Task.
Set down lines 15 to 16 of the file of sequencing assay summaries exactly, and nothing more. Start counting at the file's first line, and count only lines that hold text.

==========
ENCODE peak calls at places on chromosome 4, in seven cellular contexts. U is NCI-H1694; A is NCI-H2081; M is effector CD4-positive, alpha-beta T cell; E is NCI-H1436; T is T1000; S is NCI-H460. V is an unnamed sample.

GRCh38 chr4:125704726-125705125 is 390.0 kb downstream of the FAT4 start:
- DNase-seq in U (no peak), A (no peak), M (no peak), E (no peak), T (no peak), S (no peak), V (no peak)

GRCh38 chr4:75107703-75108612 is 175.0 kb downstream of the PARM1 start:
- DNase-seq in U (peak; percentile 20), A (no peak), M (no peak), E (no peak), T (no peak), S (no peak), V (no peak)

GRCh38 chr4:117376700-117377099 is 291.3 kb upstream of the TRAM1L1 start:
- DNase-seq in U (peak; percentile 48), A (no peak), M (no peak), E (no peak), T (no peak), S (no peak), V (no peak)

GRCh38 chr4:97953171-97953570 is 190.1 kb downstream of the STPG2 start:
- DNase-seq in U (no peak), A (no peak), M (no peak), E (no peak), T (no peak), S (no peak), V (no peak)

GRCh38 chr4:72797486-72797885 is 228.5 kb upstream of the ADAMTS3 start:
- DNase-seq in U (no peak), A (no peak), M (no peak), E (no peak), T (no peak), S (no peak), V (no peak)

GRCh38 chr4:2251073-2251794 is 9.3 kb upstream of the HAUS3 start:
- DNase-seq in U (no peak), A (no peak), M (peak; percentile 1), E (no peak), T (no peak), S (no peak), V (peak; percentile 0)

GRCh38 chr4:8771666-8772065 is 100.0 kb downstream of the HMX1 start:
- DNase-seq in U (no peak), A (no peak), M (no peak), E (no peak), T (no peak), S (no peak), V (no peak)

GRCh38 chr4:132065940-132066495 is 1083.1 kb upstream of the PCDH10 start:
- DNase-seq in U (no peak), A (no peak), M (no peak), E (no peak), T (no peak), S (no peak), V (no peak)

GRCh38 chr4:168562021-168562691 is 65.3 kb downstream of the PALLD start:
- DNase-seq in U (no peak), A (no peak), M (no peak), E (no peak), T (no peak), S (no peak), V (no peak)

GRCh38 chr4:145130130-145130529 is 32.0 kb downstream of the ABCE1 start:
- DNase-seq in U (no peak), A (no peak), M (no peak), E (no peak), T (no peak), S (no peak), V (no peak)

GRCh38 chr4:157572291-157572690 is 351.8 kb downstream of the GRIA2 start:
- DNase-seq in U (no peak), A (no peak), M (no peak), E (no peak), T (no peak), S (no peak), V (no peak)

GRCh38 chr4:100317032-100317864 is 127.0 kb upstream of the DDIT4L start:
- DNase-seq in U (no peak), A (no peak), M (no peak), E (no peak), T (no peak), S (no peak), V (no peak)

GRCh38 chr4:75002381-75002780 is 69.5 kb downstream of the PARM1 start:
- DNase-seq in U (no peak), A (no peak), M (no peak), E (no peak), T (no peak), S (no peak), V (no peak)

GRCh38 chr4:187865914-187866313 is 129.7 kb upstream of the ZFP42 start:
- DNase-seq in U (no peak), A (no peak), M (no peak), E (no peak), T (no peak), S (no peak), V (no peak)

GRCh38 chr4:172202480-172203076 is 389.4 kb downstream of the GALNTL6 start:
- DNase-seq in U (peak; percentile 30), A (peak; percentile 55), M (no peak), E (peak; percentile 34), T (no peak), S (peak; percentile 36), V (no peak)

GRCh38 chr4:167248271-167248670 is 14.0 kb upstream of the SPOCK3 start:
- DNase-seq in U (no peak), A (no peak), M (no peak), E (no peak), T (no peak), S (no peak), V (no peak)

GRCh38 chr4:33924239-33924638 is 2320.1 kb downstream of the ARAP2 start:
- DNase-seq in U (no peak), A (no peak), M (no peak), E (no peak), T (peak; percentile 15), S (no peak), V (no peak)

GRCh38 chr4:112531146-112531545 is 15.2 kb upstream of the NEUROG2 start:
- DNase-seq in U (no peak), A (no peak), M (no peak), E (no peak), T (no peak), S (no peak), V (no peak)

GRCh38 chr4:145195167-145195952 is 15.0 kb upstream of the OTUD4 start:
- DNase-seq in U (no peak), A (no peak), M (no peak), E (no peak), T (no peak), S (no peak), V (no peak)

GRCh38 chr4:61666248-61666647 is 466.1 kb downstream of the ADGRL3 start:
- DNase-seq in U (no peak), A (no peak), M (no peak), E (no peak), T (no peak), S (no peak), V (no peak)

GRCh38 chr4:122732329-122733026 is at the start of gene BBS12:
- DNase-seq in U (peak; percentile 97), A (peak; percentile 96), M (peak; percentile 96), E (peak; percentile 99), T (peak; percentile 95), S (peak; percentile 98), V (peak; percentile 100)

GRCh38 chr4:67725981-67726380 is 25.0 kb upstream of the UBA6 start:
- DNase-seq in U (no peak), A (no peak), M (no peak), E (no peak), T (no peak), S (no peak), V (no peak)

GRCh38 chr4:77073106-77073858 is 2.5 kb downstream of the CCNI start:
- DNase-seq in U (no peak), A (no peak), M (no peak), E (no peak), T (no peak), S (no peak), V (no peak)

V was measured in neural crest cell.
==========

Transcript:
- DNase-seq in U (no peak), A (no peak), M (no peak), E (no peak), T (no peak), S (no peak), V (no peak)

GRCh38 chr4:132065940-132066495 is 1083.1 kb upstream of the PCDH10 start: